This scarf is not made by hand. It’s made by ambition, on a machine, bought with savings, that was earned with profit. It’s made by going further.
Meet Diando Koulibaly
Meet Diando Koulibaly – Trickle Up Participant
Staff: What benefits have you seen since becoming a Trickle Up participant?
Diando: My savings group, it’s like my family! We have built a sense of understanding amongst ourselves.
Staff: Is the savings group helpful?
Diando: Members can take out 15,000 to 50,000 Malian Francs (approx. $30-$100) in loans to improve their businesses.
Staff: How is your savings group doing right now?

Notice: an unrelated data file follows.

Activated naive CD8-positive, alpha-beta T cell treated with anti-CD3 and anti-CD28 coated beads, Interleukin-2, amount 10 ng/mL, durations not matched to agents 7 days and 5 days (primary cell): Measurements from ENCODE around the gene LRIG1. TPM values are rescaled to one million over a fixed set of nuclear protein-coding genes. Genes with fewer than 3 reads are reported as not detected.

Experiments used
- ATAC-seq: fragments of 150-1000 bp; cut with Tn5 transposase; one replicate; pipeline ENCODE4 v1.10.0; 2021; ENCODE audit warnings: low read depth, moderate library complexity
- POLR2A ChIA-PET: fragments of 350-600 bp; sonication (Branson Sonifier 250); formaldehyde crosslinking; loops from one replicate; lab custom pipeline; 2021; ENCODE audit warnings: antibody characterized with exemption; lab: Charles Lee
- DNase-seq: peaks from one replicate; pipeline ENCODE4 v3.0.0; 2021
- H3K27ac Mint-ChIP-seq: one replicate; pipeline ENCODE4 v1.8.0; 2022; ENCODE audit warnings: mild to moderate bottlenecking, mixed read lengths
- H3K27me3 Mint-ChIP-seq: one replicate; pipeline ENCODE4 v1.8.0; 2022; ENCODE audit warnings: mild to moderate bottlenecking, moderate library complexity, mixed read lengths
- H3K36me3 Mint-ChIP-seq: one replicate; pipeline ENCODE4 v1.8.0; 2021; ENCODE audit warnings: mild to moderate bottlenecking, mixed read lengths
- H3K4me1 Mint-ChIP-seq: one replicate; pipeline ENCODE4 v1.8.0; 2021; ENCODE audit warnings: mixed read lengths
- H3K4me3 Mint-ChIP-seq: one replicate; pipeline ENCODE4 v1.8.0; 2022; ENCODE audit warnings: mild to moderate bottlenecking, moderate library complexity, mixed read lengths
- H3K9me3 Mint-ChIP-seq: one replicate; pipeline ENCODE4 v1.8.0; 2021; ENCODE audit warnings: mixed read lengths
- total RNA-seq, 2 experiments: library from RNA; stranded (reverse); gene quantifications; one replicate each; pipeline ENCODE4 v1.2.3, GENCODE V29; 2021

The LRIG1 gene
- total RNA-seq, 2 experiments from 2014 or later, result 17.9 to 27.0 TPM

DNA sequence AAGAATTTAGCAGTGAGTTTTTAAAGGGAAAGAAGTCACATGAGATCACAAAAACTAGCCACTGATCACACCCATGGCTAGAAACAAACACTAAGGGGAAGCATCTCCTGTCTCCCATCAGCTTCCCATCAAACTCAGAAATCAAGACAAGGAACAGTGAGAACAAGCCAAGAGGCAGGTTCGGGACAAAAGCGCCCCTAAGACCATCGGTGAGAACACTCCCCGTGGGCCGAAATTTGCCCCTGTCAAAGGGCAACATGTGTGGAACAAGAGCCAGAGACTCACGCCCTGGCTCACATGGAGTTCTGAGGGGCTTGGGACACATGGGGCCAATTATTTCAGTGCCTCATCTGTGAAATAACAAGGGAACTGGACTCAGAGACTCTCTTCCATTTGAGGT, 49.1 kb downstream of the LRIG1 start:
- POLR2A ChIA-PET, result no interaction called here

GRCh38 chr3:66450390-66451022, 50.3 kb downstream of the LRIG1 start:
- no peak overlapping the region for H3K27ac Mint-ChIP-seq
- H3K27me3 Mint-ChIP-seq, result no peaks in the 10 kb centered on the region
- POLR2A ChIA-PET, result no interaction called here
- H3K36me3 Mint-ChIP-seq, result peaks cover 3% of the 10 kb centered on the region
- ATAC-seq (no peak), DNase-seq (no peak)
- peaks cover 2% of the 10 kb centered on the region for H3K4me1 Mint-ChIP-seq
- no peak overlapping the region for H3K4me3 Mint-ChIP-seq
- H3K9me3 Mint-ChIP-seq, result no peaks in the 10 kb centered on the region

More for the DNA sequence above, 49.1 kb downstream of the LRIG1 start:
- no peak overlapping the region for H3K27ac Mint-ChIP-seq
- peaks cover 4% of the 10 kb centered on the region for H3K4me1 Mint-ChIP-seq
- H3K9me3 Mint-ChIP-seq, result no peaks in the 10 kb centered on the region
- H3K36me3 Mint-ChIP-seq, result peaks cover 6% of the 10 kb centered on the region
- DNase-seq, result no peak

Diando: Right now, it’s the lean season. So my group has agreed to delay repayments for 6 months. This way, members can survive the lean season. After the harvest comes in, they can repay their loans. Thankfully, I am able to get by with the profits I make selling my fish.
Staff: What is your savings group interest rate?
Diando: For every 5,000 Malian Franc loan (approx. $10), the recipient must pay back 150 Malian Francs (30 cents).
Staff: Well, thank you for your time!
Diando: Thank you, and thank you Trickle Up!
Poverty is isolation. It is hunger and instability. It’s a cycle that’s hard to break. That’s why we work harder. We work smarter on the plan and on the ground. We go further.
Mungli Lohar is a leader in her community. She has partnered with Trickle Up to teach women in her community how to use smartphones to lift them out of poverty.